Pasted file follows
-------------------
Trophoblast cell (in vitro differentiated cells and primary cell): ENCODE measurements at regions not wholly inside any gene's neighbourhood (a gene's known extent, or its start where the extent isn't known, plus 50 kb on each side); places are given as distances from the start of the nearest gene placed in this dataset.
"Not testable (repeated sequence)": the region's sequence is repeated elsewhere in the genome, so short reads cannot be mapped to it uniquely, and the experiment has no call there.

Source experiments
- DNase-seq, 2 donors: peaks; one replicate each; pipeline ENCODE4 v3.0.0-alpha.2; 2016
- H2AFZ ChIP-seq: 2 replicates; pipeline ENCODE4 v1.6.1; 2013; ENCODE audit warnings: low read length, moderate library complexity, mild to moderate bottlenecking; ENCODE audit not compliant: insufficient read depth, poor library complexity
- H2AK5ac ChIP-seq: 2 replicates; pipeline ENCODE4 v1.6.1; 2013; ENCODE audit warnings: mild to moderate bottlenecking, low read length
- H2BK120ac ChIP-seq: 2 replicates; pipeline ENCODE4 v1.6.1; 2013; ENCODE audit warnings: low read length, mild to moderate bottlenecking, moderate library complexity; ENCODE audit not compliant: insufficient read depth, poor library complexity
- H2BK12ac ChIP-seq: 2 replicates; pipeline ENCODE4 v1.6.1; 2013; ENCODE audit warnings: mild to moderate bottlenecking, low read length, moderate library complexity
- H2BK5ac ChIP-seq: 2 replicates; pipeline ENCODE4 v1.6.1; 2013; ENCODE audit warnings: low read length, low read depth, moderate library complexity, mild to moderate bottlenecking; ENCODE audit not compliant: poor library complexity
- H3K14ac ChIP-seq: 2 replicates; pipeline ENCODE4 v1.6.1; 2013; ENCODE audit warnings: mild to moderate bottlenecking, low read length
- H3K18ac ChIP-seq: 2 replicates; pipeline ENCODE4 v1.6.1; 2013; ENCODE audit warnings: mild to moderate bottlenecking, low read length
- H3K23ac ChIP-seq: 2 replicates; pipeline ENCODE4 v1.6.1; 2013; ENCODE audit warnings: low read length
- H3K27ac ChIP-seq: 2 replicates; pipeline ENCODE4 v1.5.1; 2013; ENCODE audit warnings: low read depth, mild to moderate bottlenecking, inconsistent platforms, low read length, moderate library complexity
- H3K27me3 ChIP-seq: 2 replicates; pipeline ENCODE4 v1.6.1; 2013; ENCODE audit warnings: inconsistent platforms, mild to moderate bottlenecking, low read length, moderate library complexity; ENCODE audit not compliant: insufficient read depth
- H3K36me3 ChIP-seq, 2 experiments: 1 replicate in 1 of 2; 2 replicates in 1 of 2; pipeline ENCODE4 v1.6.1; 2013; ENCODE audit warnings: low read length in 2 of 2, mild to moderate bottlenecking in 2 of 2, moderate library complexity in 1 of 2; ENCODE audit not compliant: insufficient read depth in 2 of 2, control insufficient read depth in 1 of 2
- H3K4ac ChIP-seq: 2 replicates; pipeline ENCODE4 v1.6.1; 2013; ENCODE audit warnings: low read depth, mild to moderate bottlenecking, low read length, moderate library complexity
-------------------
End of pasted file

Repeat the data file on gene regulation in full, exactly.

Trophoblast cell (in vitro differentiated cells and primary cell): ENCODE measurements at regions not wholly inside any gene's neighbourhood (a gene's known extent, or its start where the extent isn't known, plus 50 kb on each side); places are given as distances from the start of the nearest gene placed in this dataset.
"Not testable (repeated sequence)": the region's sequence is repeated elsewhere in the genome, so short reads cannot be mapped to it uniquely, and the experiment has no call there.

Source experiments
- DNase-seq, 2 donors: peaks; one replicate each; pipeline ENCODE4 v3.0.0-alpha.2; 2016
- H2AFZ ChIP-seq: 2 replicates; pipeline ENCODE4 v1.6.1; 2013; ENCODE audit warnings: low read length, moderate library complexity, mild to moderate bottlenecking; ENCODE audit not compliant: insufficient read depth, poor library complexity
- H2AK5ac ChIP-seq: 2 replicates; pipeline ENCODE4 v1.6.1; 2013; ENCODE audit warnings: mild to moderate bottlenecking, low read length
- H2BK120ac ChIP-seq: 2 replicates; pipeline ENCODE4 v1.6.1; 2013; ENCODE audit warnings: low read length, mild to moderate bottlenecking, moderate library complexity; ENCODE audit not compliant: insufficient read depth, poor library complexity
- H2BK12ac ChIP-seq: 2 replicates; pipeline ENCODE4 v1.6.1; 2013; ENCODE audit warnings: mild to moderate bottlenecking, low read length, moderate library complexity
- H2BK5ac ChIP-seq: 2 replicates; pipeline ENCODE4 v1.6.1; 2013; ENCODE audit warnings: low read length, low read depth, moderate library complexity, mild to moderate bottlenecking; ENCODE audit not compliant: poor library complexity
- H3K14ac ChIP-seq: 2 replicates; pipeline ENCODE4 v1.6.1; 2013; ENCODE audit warnings: mild to moderate bottlenecking, low read length
- H3K18ac ChIP-seq: 2 replicates; pipeline ENCODE4 v1.6.1; 2013; ENCODE audit warnings: mild to moderate bottlenecking, low read length
- H3K23ac ChIP-seq: 2 replicates; pipeline ENCODE4 v1.6.1; 2013; ENCODE audit warnings: low read length
- H3K27ac ChIP-seq: 2 replicates; pipeline ENCODE4 v1.5.1; 2013; ENCODE audit warnings: low read depth, mild to moderate bottlenecking, inconsistent platforms, low read length, moderate library complexity
- H3K27me3 ChIP-seq: 2 replicates; pipeline ENCODE4 v1.6.1; 2013; ENCODE audit warnings: inconsistent platforms, mild to moderate bottlenecking, low read length, moderate library complexity; ENCODE audit not compliant: insufficient read depth
- H3K36me3 ChIP-seq, 2 experiments: 1 replicate in 1 of 2; 2 replicates in 1 of 2; pipeline ENCODE4 v1.6.1; 2013; ENCODE audit warnings: low read length in 2 of 2, mild to moderate bottlenecking in 2 of 2, moderate library complexity in 1 of 2; ENCODE audit not compliant: insufficient read depth in 2 of 2, control insufficient read depth in 1 of 2
- H3K4ac ChIP-seq: 2 replicates; pipeline ENCODE4 v1.6.1; 2013; ENCODE audit warnings: low read depth, mild to moderate bottlenecking, low read length, moderate library complexity